There are five main challenges for democracies after coronavirus, analysts Célia Belin and Giovanna De Maio write in a new Brookings analysis: protecting the safety and integrity of elections, finding the right place for expertise, coping with resurgent populism and nationalism, countering homegrown and foreign disinformation, and defending the democratic model. They offer several policy recommendations for democratic resilience in the 2020s, suggesting that democracies should:
- Heavily invest in new and safe voting procedures. Voting is the most important
channel for citizen participation in political decision-making. To prepare for a second COVID-19 wave or for a future pandemic, having easier and safer channels for voting, whether by mail or online, is a prerequisite to ensure citizen engagement and robust turnout.
- Find the right place for experts in politics. For the most part, political leaders have turned to experts to inform their decisions on lockdowns and reopenings. As we enter the phase of long-term COVID-19 management, democracies need to designate a delineated place for experts in policy-making, allowing expertise to enlighten political decisions but protecting them from endorsing political responsibility…..
- Promote citizen engagement. To prevent a second nationalist and anti-establishment wave in response to months of restrictions on individual freedoms, states should make a broader effort to promote citizens’ participation through virtual or in-person platforms for dialogue between citizens and their representatives. Direct democracy initiatives such as citizen-led councils, citizen-led referendums or online consultations would help mitigate feelings of powerlessness and isolation. ….
- Protect information. The proliferation of homegrown and foreign sources of fake news engenders distrust toward democratic institutions and disruptive behavior that is particularly harmful during a pandemic. Democracies should work together to foster an ecosystem of reliable information, in partnership with tech companies, governments, and civil society. Corporate social responsibility standards on information must be promoted to encourage self-regulating practices by social media. Such actions can help to reduce homegrown threats and shrink the space for foreign disinformation activities.
- Advertise democracy. Without emulating propaganda methods typical of authoritarian regimes, democracies should support literacy on democratic decision-making on both local and national level and on the values that guide public service and democratic processes, while strengthening anti-corruption efforts. As the democratic model has long been taken for granted, states should make a greater effort to raise individual awareness of democratic freedoms and civic responsibilities, and encourage impactful participation. RTWT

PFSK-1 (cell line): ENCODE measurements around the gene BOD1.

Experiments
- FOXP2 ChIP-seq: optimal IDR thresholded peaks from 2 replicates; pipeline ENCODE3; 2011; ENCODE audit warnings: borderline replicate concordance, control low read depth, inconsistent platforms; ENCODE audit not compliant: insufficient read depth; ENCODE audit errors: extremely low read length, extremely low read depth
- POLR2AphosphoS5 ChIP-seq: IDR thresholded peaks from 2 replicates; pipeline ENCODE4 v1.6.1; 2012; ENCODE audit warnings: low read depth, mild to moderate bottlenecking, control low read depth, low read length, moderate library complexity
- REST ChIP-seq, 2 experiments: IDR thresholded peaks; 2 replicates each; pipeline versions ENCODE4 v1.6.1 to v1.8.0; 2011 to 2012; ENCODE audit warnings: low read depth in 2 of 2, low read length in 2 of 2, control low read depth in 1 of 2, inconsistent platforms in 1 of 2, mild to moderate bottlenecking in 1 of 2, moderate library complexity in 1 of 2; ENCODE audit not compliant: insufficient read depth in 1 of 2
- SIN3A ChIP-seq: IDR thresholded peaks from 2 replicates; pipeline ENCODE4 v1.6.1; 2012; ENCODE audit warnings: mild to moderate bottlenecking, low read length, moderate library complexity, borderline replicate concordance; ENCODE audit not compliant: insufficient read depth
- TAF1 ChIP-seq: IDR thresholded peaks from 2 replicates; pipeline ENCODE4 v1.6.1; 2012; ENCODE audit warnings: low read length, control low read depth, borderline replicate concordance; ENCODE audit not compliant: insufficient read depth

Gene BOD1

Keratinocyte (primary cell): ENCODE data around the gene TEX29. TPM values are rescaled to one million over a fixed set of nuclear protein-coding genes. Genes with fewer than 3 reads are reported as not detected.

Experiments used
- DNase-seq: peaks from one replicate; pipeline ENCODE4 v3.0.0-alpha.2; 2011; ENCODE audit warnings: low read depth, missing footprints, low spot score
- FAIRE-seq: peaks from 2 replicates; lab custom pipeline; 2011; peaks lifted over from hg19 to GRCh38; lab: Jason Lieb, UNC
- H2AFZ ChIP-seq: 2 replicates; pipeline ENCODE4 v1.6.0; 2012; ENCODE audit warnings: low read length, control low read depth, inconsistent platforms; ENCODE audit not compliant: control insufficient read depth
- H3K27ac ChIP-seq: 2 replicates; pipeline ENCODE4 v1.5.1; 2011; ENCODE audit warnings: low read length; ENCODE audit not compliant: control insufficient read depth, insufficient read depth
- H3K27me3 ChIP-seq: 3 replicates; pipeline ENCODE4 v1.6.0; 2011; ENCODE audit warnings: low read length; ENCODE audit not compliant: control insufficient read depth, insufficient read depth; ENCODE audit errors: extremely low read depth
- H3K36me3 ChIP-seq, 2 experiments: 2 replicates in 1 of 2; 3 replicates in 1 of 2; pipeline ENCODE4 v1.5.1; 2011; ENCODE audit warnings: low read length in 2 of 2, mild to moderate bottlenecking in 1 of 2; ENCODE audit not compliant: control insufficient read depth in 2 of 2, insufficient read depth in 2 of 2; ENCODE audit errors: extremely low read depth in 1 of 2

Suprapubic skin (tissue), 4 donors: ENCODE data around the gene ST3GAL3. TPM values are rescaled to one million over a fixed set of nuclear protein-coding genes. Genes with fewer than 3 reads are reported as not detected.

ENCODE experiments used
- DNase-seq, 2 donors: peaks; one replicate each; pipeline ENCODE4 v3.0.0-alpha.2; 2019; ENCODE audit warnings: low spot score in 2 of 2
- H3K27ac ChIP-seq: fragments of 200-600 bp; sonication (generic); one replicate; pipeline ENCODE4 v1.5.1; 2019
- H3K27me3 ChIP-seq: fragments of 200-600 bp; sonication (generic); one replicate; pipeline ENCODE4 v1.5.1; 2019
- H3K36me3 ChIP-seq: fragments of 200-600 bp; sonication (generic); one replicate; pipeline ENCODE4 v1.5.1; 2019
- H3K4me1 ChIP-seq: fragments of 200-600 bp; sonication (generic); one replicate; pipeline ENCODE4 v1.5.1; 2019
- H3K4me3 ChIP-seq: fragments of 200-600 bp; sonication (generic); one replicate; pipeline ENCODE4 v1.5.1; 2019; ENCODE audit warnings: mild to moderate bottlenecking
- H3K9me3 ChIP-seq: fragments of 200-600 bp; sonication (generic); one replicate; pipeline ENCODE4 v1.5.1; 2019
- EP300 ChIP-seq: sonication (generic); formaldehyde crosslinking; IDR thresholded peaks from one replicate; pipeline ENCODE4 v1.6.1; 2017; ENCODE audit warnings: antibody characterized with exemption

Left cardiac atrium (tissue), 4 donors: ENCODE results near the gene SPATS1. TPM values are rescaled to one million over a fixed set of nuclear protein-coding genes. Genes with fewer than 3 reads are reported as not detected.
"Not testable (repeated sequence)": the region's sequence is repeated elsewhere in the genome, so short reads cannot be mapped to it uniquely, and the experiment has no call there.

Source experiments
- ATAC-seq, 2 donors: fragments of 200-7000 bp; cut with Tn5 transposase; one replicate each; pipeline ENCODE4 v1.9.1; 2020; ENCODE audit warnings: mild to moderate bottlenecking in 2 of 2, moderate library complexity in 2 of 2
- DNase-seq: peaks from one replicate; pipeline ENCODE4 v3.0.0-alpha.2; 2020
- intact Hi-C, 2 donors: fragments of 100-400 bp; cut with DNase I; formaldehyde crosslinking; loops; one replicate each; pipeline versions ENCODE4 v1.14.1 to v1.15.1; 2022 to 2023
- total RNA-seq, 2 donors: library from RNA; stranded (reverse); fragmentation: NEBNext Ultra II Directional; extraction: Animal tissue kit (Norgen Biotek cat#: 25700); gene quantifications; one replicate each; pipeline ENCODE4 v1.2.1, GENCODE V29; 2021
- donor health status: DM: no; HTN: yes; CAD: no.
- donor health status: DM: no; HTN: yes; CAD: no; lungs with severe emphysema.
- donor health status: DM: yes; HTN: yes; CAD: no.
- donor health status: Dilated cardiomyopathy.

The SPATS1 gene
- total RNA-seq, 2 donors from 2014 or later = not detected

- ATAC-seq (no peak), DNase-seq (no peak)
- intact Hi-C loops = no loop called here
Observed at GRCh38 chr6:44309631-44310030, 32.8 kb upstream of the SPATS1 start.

The West triumphed in the Cold War because it proved that liberal democracy was more effective and more humane than the command-administrative system of the USSR. A similar burden of proof exists today, argues analyst Bobo Lo.
Looking at the bigger picture, we need to be more flexible in our thinking about the international system. This means recognising, among other things, that US global leadership in its post–Cold War form is over. America can – indeed, must – be an agenda-setter, but it will have to work much more closely not only with its allies, but also with a diverse range of partners, he writes for the Lowy Institute:
It is also time to dump the realist delusion that international politics revolves around the great powers. For the truth is that they have seldom been more impotent. They have shown little capacity to address the enormous and complex challenges facing us, such as the current pandemic, accelerating climate change and persistent global poverty. The future of global governance will instead bring greater input from middle-level powers (such as Australia) and smaller states. It will involve non-state actors to an unprecedented degree. Multilateral cooperation will become more, not less, important.
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